The London Councils group has warned the move from EU regeneration funds to the UK Shared Prosperity Fund ‘may disadvantage Londoners’.
London Councils has joined forces with the Core Cities group to call for radical devolution away from Whitehall as part of their individual Budget submissions to the Treasury.
The two submission documents warn that local authorities need to be able to raise their own funds and be more accountable to their communities for the money they spend.
Both documents call for the proposed UK Shared Prosperity Fund, which is due to replace various EU funding streams to be devolved.
The London Councils submission adds it is concerned that the switch ‘may disadvantage Londoners’.
It states London currently receives £422m from the European Social Fund (ESF) and £159m from the European Regional Development Fund (ERDF), as part of their 2014-2020 programmes.
It adds these funds have had a ‘major impact’ in London with current ESF programmes expected to support 444,000 individuals, while the ERDF will support nearly 8,000 small businesses.
The London Councils submission calls on the government to urgently clarify the funding arrangements for the UK Shared Prosperity Fund and ensure it is ‘devolved locally’ so that ‘decisions sit much closer to the communities they support’.
The Core Cities group submission also calls for the proposed fund to be devolved with seven-year commitments and match funds from Whitehall departments included in the devolved pots.
Last month, New Start reported on a new report by the Industrial Communities Alliance claims the new fund needs to be set at £4bn a year if – as widely predicted – it is to be merged with the British government’s Local Growth Fund.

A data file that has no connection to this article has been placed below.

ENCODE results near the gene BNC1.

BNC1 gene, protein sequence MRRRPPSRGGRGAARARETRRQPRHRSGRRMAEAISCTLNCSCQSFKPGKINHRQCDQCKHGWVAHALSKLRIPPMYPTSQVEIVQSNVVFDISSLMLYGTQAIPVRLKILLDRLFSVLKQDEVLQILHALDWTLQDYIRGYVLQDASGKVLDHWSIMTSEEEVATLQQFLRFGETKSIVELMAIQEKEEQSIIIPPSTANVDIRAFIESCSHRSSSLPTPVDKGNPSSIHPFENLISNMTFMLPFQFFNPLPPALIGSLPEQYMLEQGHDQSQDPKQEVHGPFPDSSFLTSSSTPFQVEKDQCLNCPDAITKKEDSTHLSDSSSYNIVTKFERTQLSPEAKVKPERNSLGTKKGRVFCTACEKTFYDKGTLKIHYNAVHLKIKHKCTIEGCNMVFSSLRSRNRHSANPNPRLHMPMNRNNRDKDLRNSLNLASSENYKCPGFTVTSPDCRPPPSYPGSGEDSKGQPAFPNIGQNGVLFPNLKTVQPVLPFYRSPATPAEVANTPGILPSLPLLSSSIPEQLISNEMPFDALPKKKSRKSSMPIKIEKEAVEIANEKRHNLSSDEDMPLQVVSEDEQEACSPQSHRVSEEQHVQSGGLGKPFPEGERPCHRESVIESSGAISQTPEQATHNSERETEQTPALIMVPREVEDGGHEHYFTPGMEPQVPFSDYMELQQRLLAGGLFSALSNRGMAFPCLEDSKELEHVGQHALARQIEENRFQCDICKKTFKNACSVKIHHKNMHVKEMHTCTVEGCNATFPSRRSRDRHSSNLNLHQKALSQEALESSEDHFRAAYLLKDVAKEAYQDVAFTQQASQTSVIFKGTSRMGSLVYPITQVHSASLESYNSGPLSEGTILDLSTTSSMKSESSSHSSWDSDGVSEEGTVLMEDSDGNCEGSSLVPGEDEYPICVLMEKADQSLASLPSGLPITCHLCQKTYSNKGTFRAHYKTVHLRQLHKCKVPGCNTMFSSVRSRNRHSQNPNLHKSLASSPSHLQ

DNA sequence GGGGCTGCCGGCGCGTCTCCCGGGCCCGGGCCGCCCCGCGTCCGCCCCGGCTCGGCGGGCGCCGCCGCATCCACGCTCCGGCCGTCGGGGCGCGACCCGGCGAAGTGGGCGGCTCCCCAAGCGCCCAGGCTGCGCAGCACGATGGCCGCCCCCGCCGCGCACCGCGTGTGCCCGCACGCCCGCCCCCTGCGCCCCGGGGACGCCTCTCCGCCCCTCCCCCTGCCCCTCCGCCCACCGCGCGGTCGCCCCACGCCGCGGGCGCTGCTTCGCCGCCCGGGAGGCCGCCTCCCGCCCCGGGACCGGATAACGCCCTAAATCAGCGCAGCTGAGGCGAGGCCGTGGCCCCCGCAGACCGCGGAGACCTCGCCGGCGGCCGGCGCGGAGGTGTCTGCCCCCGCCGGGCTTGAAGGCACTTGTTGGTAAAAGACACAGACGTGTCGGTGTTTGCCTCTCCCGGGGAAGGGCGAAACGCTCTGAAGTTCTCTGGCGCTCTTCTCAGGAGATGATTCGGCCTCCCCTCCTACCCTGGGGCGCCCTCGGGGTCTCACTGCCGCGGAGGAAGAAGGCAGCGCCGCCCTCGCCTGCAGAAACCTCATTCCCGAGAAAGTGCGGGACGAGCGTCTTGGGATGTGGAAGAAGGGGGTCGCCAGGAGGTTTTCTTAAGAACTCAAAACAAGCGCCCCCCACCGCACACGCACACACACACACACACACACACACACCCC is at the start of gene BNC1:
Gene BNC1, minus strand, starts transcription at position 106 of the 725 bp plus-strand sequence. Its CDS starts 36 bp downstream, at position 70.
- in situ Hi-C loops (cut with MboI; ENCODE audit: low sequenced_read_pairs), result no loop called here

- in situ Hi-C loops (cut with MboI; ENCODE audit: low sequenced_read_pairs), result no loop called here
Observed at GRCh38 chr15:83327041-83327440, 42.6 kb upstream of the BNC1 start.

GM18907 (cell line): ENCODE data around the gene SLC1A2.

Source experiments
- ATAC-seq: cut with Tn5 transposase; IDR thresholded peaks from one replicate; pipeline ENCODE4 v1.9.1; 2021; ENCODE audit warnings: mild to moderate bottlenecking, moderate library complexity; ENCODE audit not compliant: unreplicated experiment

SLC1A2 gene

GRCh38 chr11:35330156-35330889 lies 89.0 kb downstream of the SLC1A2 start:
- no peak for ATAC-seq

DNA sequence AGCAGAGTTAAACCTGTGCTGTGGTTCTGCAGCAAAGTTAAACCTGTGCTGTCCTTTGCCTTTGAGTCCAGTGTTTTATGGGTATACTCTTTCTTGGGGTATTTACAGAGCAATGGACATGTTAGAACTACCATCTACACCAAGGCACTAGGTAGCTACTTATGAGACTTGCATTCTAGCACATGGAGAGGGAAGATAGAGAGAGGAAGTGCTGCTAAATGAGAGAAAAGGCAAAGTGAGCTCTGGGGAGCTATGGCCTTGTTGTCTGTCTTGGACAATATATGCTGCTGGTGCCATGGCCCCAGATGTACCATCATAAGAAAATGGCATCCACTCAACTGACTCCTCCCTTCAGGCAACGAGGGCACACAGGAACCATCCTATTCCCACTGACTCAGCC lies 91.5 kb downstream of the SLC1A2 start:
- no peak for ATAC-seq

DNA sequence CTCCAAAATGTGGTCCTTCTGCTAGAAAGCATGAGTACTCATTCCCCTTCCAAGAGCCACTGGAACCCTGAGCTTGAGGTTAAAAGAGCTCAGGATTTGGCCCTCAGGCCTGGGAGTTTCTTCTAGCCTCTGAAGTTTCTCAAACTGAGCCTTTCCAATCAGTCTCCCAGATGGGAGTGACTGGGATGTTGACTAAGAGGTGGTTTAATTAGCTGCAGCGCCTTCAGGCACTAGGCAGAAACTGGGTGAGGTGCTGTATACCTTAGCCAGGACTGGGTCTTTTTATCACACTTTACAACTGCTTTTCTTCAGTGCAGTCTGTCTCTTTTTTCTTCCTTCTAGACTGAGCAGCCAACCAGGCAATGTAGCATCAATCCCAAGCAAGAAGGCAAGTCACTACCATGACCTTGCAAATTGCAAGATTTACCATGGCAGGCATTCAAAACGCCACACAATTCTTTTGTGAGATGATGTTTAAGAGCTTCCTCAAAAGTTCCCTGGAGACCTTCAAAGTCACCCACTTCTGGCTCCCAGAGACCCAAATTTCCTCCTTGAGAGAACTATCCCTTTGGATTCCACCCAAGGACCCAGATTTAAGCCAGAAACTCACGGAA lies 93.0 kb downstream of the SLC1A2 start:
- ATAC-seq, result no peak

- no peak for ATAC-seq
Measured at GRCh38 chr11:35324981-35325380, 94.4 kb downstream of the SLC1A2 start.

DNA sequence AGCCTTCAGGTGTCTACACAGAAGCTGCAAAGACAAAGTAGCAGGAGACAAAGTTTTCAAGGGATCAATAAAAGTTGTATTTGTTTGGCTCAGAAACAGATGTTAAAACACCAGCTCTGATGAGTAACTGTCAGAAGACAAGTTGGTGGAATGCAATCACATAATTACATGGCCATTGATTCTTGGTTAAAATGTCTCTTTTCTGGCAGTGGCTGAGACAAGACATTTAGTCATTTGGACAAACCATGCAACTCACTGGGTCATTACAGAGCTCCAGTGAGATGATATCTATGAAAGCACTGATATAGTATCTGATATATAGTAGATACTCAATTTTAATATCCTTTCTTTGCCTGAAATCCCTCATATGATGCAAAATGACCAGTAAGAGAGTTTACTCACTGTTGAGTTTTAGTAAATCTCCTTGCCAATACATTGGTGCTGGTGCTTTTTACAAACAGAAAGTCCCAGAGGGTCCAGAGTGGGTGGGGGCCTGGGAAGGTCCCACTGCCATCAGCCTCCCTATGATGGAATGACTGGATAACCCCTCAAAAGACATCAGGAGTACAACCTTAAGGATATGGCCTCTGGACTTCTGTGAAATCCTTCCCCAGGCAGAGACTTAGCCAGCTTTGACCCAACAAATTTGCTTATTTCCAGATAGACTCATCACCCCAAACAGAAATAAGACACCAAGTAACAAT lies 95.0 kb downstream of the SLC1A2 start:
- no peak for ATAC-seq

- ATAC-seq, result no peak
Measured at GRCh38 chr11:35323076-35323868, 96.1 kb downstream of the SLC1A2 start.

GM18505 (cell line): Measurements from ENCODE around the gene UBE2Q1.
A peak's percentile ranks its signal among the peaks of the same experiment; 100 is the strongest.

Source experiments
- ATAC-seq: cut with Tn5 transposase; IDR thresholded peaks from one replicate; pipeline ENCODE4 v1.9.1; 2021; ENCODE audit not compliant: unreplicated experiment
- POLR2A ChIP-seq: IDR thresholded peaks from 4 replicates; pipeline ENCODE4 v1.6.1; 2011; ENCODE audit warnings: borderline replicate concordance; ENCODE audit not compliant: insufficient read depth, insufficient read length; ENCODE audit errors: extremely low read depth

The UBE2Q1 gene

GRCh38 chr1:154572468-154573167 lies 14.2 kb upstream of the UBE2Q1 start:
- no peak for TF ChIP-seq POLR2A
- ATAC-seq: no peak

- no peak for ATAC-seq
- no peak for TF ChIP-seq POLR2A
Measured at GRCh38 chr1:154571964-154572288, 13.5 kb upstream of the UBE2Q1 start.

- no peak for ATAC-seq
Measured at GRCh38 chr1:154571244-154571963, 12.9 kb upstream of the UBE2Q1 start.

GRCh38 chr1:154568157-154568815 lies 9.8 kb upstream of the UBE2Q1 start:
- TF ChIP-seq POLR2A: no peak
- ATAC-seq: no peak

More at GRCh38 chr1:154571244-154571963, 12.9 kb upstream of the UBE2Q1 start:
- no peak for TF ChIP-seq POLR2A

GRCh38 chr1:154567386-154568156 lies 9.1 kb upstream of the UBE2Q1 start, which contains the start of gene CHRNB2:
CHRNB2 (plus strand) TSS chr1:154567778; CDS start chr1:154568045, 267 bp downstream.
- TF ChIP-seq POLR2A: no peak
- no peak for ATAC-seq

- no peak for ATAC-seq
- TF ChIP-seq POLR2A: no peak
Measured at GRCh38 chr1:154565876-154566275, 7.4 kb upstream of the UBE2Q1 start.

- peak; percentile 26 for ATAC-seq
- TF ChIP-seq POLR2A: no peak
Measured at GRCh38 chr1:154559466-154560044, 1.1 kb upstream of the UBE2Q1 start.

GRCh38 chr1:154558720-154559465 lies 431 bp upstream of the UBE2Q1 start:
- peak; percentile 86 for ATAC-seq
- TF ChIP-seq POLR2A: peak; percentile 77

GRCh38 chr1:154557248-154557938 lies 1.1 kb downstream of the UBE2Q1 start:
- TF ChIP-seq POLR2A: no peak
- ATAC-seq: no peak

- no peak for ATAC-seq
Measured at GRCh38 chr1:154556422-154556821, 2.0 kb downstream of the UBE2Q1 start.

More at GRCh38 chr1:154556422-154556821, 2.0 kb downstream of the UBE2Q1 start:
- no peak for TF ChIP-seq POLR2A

The UK Shared Prosperity Fund was first promised in the 2017 Conservative Party general election manifesto, but details remain patchy about how the fund will actually work.
The two submission documents also call for investment in transport infrastructure and action on climate change.
‘It’s time to end the culture of local Leaders and Mayors from all over the country being forced to go begging to Whitehall for hand-outs each year,’ said London Councils chair, Cllr Peter John.
‘Local communities know how best to promote economic growth and meet the needs of communities in their areas and we need to have the freedoms and powers to do so now.’
The chair of Core Cities, Cllr Judith Blake, added: ‘Government needs to recognise that all places, whether a town or a city, are not islands and their economies rely on each other.
‘This Budget is an opportunity to exploit our economic networks, driving growth across the whole of the UK. For that to happen we must ensure that there is fair funding for every community in the country. Wherever people live, local services are facing an uphill struggle and we must chart a new course, from austerity to prosperity.’
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